Artificial Lawns - Discuss...

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Camille
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Artificial Lawns - Discuss...

Postby Camille » Wed Aug 01, 2012 2:06 am

A number of my friends have been getting these new fangled green carpets, sorry artificial lawns, put down in lieu of grass.

Call me old fashioned (I am sure you will) but aren't our kids supposed to enjoy and experience grass/worms/mud/weeds/moss(!) etc, etc and what about the green impact....next door but one who I love drives a Prius yet now has a plastic lawn...go figure!

Opinions please but I hope the rationale is not simply to avoid muddy feet!
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Firefly
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Re: Artificial Lawns - Discuss...

Postby Firefly » Wed Aug 01, 2012 7:25 am

I read that they are not environmentally unfriendly although I find that really hard to believe and wonder whether they take into account the disposal of a big lump of plastic once it's life has finished.

I personally think they are absolutely awful. They look like fake grass, all of them, they get hot in summer and literally heat up the tiny gardens around here. I worry for wild life (although they claim they don't have any impact) and also think there is enough plastic in our children's lives without laying fake grass!
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fionapm
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Re: Artificial Lawns - Discuss...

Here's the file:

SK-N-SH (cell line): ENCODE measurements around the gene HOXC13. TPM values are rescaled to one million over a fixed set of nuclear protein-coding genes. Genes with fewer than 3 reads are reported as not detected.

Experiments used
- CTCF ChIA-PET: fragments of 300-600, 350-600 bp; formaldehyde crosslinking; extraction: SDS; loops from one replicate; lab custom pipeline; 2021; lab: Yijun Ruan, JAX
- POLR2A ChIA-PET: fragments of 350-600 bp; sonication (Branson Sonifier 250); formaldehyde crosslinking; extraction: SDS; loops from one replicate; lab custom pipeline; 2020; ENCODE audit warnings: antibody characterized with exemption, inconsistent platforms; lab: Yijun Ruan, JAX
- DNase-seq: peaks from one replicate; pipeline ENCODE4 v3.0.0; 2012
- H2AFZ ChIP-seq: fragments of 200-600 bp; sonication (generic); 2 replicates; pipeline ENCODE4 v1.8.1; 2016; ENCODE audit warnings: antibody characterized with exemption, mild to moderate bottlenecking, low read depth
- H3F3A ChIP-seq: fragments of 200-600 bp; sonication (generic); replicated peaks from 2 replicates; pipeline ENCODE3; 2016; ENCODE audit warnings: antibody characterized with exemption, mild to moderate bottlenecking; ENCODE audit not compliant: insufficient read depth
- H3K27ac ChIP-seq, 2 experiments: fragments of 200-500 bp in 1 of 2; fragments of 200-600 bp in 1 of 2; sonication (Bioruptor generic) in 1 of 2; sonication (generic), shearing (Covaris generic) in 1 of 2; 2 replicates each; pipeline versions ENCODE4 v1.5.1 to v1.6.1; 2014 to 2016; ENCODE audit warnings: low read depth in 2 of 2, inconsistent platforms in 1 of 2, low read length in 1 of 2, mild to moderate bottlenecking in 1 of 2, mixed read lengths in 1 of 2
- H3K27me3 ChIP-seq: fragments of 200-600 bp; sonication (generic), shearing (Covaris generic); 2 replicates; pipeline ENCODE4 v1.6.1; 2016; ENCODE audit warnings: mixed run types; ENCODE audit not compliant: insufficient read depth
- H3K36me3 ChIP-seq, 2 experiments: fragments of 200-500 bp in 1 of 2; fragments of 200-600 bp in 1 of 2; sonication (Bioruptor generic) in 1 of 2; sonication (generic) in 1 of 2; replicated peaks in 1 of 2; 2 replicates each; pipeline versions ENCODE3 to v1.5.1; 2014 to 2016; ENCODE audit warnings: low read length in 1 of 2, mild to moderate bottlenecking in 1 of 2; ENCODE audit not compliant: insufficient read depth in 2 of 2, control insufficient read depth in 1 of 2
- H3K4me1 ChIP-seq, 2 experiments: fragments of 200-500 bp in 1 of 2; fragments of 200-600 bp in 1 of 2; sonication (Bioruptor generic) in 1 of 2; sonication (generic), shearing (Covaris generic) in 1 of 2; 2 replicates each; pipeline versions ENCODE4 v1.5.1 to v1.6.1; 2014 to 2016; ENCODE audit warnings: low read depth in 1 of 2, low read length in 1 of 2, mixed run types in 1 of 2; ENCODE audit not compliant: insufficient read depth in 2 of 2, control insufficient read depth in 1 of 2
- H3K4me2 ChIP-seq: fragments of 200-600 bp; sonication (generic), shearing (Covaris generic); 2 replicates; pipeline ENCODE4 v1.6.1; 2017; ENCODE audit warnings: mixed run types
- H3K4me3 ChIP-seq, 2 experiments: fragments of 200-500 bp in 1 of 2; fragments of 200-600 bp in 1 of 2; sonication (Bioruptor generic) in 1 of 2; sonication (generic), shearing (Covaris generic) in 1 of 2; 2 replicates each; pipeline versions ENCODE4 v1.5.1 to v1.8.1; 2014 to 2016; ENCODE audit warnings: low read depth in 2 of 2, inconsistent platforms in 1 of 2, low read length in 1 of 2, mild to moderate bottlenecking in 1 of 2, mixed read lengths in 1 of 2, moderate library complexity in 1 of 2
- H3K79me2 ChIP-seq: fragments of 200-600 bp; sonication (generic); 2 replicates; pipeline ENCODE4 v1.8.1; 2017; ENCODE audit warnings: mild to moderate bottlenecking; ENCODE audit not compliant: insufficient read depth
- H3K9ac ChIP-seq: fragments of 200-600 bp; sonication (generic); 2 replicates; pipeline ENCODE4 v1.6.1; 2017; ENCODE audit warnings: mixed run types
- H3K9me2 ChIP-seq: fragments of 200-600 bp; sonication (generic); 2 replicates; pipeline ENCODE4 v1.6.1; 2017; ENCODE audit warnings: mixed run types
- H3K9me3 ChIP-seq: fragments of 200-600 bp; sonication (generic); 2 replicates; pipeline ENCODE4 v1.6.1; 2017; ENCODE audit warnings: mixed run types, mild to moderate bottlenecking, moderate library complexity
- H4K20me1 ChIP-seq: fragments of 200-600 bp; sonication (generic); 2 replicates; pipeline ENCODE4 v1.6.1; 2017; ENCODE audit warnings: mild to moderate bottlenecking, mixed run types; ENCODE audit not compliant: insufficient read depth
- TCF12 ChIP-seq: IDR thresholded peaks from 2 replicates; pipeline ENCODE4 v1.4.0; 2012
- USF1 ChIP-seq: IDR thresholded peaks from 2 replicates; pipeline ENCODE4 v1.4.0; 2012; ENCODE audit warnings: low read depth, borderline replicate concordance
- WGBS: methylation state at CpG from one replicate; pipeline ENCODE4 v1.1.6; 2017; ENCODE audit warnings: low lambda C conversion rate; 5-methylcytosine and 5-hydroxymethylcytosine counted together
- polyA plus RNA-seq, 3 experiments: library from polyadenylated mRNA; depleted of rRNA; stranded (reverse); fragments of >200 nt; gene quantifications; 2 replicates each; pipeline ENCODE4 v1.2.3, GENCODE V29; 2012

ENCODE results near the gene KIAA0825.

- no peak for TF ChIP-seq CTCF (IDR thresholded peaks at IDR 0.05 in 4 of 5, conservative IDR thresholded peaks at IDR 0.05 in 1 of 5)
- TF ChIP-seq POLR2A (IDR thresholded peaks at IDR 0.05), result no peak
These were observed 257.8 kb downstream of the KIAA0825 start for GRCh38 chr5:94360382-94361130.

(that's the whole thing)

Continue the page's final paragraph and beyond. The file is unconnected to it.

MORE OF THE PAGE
Postby fionapm » Wed Aug 01, 2012 8:36 am

They are bad for the environment. There are fewer birds and insects now than in the past because of urbanisation. It's bad enough having concrete everywhere without replacing grass with plastic.
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juliantenniscoach
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Re: Artificial Lawns - Discuss...

Postby juliantenniscoach » Wed Aug 01, 2012 9:26 am

Ours is great. We don't have a back garden much bigger than a postage stamp and sun access isn't great. A grass lawn would have been inaccessible for most of this Summer of rain for our kids to play on. The flower beds have plenty of access to worms etc.

Environmentally friendly? Well most of them are made through recycling to there's that aspect. But sure, if you just dump it after a while, that's not going to help methinks.
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mummy_dani
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Re: Artificial Lawns - Discuss...

Postby mummy_dani » Wed Aug 01, 2012 10:35 am

We've just had ours done and it's great. It looks like grass and is really soft, and although it doesn't have the same feel as real grass it doesn't feel at all plasticky. Of course having no mud when it's wet outside is a massive benefit but we still have lots of birds in our garden because of the borders we have.
As for not being environmentally friendly, well it's not when it comes to disposing of it, but neither is a petrol lawnmower we'd need to cut real grass (which we don't have space for so another benefit of the fake stuff!)
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Firefly
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Re: Artificial Lawns - Discuss...

Postby Firefly » Wed Aug 01, 2012 1:53 pm

You don't need a petrol lawn mower to cut grass in the size of gardens around here. A push mower is more than sufficient.